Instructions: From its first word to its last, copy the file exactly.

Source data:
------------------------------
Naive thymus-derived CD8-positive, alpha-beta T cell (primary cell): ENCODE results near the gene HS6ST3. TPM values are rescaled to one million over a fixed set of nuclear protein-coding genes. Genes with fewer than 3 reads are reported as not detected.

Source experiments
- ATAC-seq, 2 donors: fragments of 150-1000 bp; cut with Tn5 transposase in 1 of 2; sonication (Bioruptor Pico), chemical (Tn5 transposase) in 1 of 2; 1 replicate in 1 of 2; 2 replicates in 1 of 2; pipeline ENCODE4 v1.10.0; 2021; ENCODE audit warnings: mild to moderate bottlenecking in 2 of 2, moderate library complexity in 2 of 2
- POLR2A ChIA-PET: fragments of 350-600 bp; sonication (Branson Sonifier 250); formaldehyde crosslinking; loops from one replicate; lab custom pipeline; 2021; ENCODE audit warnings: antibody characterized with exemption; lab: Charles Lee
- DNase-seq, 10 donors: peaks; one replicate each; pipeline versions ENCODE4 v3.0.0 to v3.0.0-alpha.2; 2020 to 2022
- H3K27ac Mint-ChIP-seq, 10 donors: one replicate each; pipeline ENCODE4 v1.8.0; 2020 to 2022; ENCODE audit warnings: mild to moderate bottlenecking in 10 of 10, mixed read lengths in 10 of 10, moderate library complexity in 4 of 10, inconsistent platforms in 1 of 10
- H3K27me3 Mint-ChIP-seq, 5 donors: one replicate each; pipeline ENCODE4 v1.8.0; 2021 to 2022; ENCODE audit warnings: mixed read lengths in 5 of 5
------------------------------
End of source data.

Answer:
Naive thymus-derived CD8-positive, alpha-beta T cell (primary cell): ENCODE results near the gene HS6ST3. TPM values are rescaled to one million over a fixed set of nuclear protein-coding genes. Genes with fewer than 3 reads are reported as not detected.

Source experiments
- ATAC-seq, 2 donors: fragments of 150-1000 bp; cut with Tn5 transposase in 1 of 2; sonication (Bioruptor Pico), chemical (Tn5 transposase) in 1 of 2; 1 replicate in 1 of 2; 2 replicates in 1 of 2; pipeline ENCODE4 v1.10.0; 2021; ENCODE audit warnings: mild to moderate bottlenecking in 2 of 2, moderate library complexity in 2 of 2
- POLR2A ChIA-PET: fragments of 350-600 bp; sonication (Branson Sonifier 250); formaldehyde crosslinking; loops from one replicate; lab custom pipeline; 2021; ENCODE audit warnings: antibody characterized with exemption; lab: Charles Lee
- DNase-seq, 10 donors: peaks; one replicate each; pipeline versions ENCODE4 v3.0.0 to v3.0.0-alpha.2; 2020 to 2022
- H3K27ac Mint-ChIP-seq, 10 donors: one replicate each; pipeline ENCODE4 v1.8.0; 2020 to 2022; ENCODE audit warnings: mild to moderate bottlenecking in 10 of 10, mixed read lengths in 10 of 10, moderate library complexity in 4 of 10, inconsistent platforms in 1 of 10
- H3K27me3 Mint-ChIP-seq, 5 donors: one replicate each; pipeline ENCODE4 v1.8.0; 2021 to 2022; ENCODE audit warnings: mixed read lengths in 5 of 5